30 August 2010 22:39 [Source: ICIS news]
Multiple trade and industry groups along with at least two state governments have filed lawsuits challenging the agency’s plans to begin imposing limits in January on greenhouse gas emissions by electric utilities and other major manufacturing or production facilities.
The court cases may take years to resolve, but in the meantime those seeking to overturn the EPA’s greenhouse gases rules are expected to seek a court order to stay or halt implementation of those regulations until the years-long court review is completed.
A source said that motions seeking such court injunctions could be filed this week or next.
The agency ruled in December 2009 that carbon dioxide and other greenhouse gases cause global warming that could harm the
That so-called “endangerment finding” is being challenged in some lawsuits on grounds that the EPA relied on unproven science in reaching its global warming conclusions.
Other lawsuits do not challenge the science underlying the EPA’s endangerment finding but instead contend that the agency did not follow proper procedures in reaching its conclusion.
In addition, other lawsuits target the EPA’s so-called “tailoring rule”, issued in May.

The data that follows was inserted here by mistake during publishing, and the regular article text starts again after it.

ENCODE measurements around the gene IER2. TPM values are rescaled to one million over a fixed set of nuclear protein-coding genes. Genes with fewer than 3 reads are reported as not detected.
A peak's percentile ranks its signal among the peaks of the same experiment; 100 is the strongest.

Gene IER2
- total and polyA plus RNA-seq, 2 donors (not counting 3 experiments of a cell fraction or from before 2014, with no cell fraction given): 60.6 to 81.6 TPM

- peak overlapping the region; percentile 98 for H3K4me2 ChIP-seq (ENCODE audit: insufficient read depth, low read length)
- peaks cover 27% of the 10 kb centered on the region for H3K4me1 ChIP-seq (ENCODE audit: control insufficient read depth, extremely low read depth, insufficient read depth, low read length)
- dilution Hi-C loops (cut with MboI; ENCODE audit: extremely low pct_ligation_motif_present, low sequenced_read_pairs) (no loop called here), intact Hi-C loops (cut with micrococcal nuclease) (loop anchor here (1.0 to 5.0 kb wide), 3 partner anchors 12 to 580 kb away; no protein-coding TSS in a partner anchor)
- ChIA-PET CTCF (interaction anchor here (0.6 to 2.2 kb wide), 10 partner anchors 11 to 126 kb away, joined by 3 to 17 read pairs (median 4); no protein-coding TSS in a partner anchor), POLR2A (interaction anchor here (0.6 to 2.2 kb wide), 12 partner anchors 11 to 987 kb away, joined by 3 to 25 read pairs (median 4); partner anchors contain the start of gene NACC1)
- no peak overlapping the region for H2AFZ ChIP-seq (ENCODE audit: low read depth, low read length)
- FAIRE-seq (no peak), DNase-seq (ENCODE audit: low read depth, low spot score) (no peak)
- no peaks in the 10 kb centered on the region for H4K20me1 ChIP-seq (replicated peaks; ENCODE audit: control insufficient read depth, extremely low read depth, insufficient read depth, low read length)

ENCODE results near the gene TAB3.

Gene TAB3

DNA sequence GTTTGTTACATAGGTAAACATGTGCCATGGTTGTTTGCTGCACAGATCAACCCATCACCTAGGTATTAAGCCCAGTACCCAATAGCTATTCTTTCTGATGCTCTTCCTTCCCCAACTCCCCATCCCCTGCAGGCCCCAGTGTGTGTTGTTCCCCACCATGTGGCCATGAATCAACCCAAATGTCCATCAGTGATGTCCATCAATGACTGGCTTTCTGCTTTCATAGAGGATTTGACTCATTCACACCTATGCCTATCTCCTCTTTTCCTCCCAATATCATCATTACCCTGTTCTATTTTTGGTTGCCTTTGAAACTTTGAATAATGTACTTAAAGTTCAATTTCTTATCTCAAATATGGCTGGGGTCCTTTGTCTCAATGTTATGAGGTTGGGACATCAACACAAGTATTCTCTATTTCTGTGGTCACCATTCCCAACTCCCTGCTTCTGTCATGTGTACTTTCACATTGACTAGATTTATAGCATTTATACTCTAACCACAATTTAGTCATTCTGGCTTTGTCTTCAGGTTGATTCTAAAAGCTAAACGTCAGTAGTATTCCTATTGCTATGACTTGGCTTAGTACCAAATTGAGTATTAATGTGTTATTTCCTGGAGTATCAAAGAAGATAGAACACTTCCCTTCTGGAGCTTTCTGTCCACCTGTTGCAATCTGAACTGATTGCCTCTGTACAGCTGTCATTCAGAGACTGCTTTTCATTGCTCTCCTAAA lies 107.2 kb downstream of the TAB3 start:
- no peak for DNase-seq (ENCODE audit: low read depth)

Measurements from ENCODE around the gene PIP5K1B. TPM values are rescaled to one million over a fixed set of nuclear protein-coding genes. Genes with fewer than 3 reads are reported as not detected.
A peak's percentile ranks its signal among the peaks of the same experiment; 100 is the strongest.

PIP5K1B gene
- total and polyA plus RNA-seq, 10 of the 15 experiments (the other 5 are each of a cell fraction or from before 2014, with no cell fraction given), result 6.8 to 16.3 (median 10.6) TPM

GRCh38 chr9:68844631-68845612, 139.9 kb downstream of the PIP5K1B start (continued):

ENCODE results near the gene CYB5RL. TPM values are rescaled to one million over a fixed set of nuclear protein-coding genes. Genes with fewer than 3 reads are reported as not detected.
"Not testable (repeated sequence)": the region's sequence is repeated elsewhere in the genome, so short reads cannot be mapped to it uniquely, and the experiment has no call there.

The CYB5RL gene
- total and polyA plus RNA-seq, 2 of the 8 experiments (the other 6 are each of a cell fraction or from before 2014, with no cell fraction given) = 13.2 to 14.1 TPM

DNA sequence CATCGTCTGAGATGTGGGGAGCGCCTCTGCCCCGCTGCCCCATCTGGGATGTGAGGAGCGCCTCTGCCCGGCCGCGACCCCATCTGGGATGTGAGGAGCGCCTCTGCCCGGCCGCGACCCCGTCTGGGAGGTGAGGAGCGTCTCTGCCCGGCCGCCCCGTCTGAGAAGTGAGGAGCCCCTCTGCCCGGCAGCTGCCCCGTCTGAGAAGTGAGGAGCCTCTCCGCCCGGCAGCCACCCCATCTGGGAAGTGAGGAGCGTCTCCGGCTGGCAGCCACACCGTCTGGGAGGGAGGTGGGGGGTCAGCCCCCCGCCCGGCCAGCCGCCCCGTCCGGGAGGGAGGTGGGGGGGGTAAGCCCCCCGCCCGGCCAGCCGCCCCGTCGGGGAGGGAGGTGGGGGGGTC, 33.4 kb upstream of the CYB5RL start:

In that ruling, the agency said that it was limiting enforcement of its emissions regulations under the endangerment finding initially to only those major facilities that emit 75,000 tonnes or more of greenhouse gases annually.
However, as written by Congress, the Clean Air Act requires EPA regulation of any pollutant in excess of 250 tonnes annually.
The lawsuits challenging the EPA’s tailoring rule contend that the agency has no administrative authority to unilaterally amend the Clean Air Act, as laid down by legislators in Congress.
Petrochemical producers, refiners and general manufacturing interests argue that the EPA’s regulation of greenhouse gases will bring
Separately, legislation is pending in the US Senate and House that would delay for two years EPA regulation of greenhouse gases, allowing Congress time to craft and pass a comprehensive climate change bill.
But the fate of that measure is uncertain in the eight weeks remaining on the congressional calendar before the 2 November US general elections. Even if Congress should approve that bill, the White House has said that President Barack Obama would veto it.
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